Blindspotting #11 – Barry Lyndon and Doctor Zhivago

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Though I came up short by one post for the year – except for November, I’ve posted all my Blindspotting posts monthly at my own blog before pulling them to RowThree in batches – I’m happy with the 22 first time watches of classics I managed to squeeze in this year. I plan to keep up the two per monthly post strategy in 2013, if only because it enables some interesting comparisons between films. I hope to publish my proposed set (complete with pairings for each month) early in the new year.

 

If there’s one thing we likely all have in common when comparing lists of “major” films we haven’t seen, it’s that we have a couple of those Epics missing. You know the ones I mean: the 3+ hour epic love stories, epic period pieces and epic historical dramas that tend to be a bit foreboding. You’ll usually find one of them among our top movies of all time, but there’s a stack of others whose weighty nature and lengthy run times make viewing them seem like, well, “homework”. In many cases they turn out to be a joy to behold – quickly engaging, filled with characters of depth, chock full of interesting turns – and even feel much shorter than they really are. But when you hit one that doesn’t connect with you…Well, let’s just say that time crawls at around the same pace as it does when you’re in the dentist chair. And even though two great filmmakers were at the helm for this month’s choices, that was my concern with both films – two that have been sitting on my shelf for much, much longer than I’m comfortable admitting.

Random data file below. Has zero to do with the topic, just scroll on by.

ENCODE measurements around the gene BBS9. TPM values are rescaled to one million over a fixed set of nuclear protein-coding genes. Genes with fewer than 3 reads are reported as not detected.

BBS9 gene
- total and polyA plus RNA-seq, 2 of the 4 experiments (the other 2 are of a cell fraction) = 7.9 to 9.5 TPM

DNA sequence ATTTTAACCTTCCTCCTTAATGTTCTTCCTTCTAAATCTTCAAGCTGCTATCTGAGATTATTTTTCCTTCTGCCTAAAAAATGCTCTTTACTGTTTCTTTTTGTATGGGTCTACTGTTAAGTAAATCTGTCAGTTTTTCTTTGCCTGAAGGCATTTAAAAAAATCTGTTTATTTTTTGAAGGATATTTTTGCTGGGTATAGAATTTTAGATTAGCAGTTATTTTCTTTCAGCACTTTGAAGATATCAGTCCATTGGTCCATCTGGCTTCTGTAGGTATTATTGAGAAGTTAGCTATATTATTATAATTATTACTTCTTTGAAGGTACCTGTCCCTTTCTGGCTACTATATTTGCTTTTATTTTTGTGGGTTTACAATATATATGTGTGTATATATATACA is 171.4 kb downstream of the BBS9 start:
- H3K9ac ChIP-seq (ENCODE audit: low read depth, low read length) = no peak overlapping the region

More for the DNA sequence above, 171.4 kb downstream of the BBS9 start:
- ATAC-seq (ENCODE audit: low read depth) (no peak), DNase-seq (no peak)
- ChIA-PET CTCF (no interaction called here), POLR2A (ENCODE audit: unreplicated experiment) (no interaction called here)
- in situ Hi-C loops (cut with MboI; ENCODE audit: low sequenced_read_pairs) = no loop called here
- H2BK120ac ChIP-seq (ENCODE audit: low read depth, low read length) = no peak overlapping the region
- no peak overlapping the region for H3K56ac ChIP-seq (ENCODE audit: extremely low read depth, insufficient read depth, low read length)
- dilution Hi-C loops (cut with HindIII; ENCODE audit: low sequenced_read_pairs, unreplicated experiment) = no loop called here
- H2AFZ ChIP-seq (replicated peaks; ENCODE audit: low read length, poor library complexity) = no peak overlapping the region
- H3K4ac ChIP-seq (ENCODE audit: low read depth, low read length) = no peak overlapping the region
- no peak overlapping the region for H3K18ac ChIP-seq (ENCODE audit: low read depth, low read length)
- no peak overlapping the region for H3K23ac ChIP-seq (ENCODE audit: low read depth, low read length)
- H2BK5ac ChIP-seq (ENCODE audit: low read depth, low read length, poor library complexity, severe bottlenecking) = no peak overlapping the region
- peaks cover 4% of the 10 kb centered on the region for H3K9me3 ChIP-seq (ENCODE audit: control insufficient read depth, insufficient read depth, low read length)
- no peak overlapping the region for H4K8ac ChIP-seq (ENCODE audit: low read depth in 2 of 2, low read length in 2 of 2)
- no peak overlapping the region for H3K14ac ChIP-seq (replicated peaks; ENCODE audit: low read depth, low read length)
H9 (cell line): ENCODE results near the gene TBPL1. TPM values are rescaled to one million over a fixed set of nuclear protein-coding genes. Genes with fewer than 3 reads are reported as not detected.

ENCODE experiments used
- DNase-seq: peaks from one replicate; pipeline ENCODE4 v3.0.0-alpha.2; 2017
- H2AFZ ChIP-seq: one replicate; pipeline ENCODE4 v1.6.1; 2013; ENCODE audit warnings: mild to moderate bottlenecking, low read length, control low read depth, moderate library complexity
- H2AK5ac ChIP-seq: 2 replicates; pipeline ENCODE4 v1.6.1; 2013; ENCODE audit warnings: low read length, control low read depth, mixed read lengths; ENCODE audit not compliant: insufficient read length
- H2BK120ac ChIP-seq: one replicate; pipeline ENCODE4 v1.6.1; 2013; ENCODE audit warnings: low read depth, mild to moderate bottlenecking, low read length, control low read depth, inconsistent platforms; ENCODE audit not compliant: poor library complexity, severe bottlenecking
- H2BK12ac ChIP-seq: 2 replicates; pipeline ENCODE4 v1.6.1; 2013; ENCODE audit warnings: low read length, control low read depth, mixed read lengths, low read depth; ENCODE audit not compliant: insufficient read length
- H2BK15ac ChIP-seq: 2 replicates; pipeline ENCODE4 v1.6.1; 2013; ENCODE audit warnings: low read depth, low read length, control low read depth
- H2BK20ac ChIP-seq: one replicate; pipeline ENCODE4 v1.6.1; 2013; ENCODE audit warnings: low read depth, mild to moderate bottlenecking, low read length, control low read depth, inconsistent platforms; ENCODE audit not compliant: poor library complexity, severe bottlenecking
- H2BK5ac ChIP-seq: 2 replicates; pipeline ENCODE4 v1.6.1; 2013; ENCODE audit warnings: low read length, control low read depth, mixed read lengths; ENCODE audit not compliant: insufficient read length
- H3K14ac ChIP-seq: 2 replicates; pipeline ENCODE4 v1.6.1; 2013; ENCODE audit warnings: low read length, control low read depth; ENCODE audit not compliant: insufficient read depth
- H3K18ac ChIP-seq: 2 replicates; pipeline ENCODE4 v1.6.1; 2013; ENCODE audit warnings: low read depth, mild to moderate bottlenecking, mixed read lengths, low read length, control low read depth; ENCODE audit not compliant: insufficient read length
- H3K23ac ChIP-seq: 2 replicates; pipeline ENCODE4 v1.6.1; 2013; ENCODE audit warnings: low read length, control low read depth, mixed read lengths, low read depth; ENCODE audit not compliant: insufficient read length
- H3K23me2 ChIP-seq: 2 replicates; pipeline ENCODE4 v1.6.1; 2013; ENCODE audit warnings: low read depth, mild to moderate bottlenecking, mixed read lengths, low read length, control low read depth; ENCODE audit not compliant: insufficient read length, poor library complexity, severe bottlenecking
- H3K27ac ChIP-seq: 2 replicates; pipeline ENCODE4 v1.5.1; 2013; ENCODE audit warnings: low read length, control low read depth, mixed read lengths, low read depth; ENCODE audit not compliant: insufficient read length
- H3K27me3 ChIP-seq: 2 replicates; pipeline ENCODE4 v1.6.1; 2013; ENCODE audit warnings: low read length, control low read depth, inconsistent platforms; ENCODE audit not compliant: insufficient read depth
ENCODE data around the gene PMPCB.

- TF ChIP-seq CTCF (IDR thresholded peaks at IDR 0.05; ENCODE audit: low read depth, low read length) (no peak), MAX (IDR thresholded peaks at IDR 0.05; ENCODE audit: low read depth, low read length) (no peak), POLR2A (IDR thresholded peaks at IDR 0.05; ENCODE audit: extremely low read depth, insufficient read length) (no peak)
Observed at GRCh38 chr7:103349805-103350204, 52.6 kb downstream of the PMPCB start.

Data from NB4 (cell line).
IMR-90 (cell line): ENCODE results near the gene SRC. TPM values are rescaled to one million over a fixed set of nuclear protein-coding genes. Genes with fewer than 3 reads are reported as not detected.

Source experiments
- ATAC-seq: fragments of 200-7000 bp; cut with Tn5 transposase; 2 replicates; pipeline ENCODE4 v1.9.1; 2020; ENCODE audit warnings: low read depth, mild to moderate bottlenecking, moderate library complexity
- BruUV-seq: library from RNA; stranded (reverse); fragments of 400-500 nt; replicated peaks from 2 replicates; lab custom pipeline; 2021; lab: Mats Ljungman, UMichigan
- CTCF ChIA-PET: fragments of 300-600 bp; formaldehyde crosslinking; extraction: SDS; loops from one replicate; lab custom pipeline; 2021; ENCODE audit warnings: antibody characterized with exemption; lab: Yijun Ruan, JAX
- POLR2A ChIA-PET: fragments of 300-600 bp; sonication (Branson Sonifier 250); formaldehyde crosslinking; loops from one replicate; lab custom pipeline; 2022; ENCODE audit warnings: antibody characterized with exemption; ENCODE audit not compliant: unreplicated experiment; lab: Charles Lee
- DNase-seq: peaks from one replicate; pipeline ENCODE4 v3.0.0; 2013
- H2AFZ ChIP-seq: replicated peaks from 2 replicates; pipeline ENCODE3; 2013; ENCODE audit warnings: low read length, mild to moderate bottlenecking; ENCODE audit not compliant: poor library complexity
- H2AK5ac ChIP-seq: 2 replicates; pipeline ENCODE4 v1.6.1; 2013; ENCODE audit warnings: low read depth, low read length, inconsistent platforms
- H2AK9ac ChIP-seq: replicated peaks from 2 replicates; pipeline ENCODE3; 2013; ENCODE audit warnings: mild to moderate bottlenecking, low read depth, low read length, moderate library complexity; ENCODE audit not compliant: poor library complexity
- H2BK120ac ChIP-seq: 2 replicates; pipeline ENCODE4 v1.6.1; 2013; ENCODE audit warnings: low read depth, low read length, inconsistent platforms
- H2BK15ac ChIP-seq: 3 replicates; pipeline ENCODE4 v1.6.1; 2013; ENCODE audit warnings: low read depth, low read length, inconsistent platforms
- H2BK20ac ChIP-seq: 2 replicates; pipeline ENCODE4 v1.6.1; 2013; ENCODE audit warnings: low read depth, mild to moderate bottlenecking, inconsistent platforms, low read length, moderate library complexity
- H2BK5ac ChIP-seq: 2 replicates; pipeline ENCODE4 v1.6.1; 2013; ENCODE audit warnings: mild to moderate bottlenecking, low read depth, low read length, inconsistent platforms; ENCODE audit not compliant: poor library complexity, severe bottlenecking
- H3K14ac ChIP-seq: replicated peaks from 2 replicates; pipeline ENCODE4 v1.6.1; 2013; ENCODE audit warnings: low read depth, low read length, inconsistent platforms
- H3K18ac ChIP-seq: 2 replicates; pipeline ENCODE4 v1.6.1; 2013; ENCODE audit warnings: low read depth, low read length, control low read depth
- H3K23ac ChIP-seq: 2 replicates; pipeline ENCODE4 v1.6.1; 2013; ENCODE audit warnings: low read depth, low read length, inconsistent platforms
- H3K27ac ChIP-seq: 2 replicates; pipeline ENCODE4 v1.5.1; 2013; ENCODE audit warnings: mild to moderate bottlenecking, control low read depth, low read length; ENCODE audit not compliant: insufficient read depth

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I will admit it’s an odd reaction for me to have to a Kubrick film since I’ve loved everything else he’s done (short of his first features before the great The Killing). But Barry Lyndon struck me as a different beast and one whose apparently slow meandering nature might wear thin over its 184 minutes. Aside from knowing it was the tale of a farm-raised young Irish man who finds his way into the aristocracy of 18th century Britain, I knew nothing of the story. So the changing fortunes of Barry (Part 1 of the film is entitled: By what means Redmond Barry acquired the style and title of Barry Lyndon) throughout were unexpected and kept me engaged. Even more surprising was that the film is really somewhat of a comedy. Not laugh out loud by any stretch, but the ups and downs of Barry’s life after he leaves his village (along with many of the narrator’s comments) brings an almost farcical tone to much of the film. Though Barry has a promising life ahead of him (born to a genteel family and bred to be a lawyer), his father is killed in a duel. While his mother stays a widow, Barry struggles to deal with his first love Nora – she tries to get him to be more assertive by hiding a ribbon on her person, but he seems too meek to search her for it. After she shows interest in a British army captain (who would relieve her family of its debt), Barry challenges him to a duel and is forced to leave town afterwards. He’s actually a bit of a selfish dim-witted putz when you get right down to it and as he begins his travels, there’s a moment where I wondered how long I could stay invested with that kind of character. Fortunately, as mentioned above, fate seems to have a push/pull battle with Barry as it keeps changing things up on him – he swears he’ll remain a gentleman, gets pulled down again, new opportunities are once again presented and the cycle repeats. He gets robbed, joins the army, deserts the army, is forced to rejoin when found, learns “bad behaviour” from other low-lifes in the army, saves the captain who forced him back into service, is sent to spy on an Irish nobleman, etc. He’s like a cipher at times, so it’s not surprising when he can suddenly be heroic, fight well or handle weapons masterfully. Ryan O’Neal doesn’t bring a whole lot to the character, but his blank slate performance actually fits Barry Lyndon perfectly.